NEW PRESCRIPTION SYSTEM RAISES PRIVACY QUESTIONS
FRANKFORT -- Kentucky officials say a new system that allows doctors, pharmacists and police to access prescription records over the Internet is a faster, more efficient way to stop drug abuse and improve health care.
But some civil libertarians and health experts are concerned about the privacy of the system and question whether it will end up discouraging doctors from writing some necessary prescriptions.
For more than five years, Kentucky has tracked prescriptions for so-called schedule drugs, from the extremely powerful, addictive and often abused narcotics like OxyContin to simple cough medicines with codeine.
Under the old system, dubbed Kasper -- Kentucky All Schedule Prescription Electronic Reporting, pharmacists and doctors would fax requests for information to the Cabinet for Health and Family Services, which often took hours to fax back responses.
The new program allows medical personnel and police to search for information online so they can get answers at any time.
Cabinet inspector general Robert Benvenuti said drug abuse task force personnel and police can track doctor shopping -- when patients see more than one physician to get multiple prescriptions -- and doctors who might be abusing prescription authority.
Dr. Bob Esterhay of the University of Louisville school of public health, said the availability of the information is helpful and a cause for concern.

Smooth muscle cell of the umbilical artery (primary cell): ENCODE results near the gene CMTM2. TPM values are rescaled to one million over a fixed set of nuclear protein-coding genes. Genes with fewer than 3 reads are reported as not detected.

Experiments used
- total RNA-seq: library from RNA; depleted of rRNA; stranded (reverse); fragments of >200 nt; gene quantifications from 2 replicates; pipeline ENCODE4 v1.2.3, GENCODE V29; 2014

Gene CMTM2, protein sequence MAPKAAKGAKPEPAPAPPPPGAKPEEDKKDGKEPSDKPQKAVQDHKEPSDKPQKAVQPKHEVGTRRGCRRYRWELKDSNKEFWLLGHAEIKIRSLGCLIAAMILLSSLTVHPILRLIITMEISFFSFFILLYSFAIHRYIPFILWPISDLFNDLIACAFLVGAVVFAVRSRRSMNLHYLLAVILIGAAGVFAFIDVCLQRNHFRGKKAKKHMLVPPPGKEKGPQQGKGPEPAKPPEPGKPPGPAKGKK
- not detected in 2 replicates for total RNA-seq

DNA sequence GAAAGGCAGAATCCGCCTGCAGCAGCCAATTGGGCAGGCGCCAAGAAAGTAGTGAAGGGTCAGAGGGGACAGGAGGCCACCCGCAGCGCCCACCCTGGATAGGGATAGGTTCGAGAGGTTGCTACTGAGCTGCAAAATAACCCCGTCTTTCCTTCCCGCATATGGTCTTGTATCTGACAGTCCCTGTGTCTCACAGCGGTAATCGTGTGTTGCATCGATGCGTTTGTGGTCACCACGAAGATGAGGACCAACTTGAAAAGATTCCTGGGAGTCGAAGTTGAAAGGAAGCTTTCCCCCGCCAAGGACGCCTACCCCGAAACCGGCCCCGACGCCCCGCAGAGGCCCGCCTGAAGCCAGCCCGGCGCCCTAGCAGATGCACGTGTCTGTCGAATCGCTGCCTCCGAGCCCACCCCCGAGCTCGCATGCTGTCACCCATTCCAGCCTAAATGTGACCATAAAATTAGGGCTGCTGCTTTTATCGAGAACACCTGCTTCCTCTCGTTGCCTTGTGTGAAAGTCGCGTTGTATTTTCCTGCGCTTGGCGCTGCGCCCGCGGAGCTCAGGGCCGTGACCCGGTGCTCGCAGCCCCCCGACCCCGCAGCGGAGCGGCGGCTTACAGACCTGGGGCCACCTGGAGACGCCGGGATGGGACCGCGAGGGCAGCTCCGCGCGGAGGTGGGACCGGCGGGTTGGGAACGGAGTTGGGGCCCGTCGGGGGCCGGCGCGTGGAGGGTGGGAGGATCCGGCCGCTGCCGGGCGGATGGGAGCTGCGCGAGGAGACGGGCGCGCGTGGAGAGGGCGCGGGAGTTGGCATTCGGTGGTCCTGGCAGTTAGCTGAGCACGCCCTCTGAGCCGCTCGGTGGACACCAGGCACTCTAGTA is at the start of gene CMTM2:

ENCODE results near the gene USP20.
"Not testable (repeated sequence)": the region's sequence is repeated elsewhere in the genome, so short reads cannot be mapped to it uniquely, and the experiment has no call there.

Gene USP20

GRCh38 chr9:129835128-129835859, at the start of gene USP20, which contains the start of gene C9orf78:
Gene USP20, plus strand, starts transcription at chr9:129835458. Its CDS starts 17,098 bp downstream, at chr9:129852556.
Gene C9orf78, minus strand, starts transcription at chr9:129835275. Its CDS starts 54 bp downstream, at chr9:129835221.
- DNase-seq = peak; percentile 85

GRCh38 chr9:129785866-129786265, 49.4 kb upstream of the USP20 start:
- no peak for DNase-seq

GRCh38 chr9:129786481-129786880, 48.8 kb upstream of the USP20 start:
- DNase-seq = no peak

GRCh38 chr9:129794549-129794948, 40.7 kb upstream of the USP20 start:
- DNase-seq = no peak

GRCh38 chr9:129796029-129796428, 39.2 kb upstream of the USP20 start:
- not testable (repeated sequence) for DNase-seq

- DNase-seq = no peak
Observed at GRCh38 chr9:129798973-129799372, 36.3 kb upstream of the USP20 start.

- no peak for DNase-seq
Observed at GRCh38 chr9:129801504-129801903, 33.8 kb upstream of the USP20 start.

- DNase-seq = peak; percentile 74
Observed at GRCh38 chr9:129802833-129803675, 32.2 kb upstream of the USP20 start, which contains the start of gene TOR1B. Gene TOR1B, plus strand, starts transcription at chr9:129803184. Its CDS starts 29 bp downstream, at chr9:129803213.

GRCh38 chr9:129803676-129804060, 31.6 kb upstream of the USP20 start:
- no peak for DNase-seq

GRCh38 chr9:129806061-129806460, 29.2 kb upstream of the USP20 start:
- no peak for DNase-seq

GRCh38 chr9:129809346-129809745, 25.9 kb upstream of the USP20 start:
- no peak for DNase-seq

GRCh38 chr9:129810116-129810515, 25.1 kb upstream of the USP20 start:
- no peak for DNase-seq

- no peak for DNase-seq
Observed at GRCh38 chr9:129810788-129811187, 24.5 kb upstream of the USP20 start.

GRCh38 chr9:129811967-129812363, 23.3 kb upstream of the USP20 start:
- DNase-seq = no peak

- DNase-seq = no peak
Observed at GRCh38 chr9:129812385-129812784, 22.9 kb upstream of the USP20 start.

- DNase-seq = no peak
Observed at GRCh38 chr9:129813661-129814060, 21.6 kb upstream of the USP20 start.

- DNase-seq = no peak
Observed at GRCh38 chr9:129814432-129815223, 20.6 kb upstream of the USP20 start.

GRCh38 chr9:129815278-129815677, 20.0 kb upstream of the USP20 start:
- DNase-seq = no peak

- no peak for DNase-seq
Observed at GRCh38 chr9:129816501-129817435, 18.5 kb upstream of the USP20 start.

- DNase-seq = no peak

While medical personnel can get useful data and drug abuse can be interrupted, Esterhay wondered whether doctors might be somehow dissuaded from writing some prescriptions for needy patients knowing they may be scrutinized. And as an individual, Esterhay said he wondered about all that personal information available to so many people.
"There are always issues in terms of an individual's privacy," Esterhay said.
Benvenuti said law enforcement personnel must sign documents to reflect an ongoing investigation in order to access information. Health care professionals are covered by federal privacy rules.
Benvenuti said during the years the Kasper system has been in place, there have been no reports of abuse.
"I don't think there's any need for any concern whatsoever," said Benvenuti.
Beth Wilson, director of the American Civil Liberties Union of Kentucky, said there should always be concern when people's privacy is at stake.
Esterhay said basing the new system on the Internet also presents an opportunity for personal information to leak into the public eye.
Examples of supposedly secure information being posted on public Web sites or hackers breaking into secret databases are now routine.
Benvenuti said the computer security levels are similar to those a bank might use.
"Any system is hackable," Benvenuti said. "It doesn't negate all the benefit."
Nearly 87 percent of the inquiries during the first years of the system came from doctors, officials said. Law enforcement authorities accounted for 6 percent of inquiries and pharmacists made up 4 percent. A system originally designed to field 2,000 queries a year has recently received an average of 2,500 a week.
"It's an interesting dilemma," Esterhay said. "You just hope all the people involved do their best to keep the information secure."
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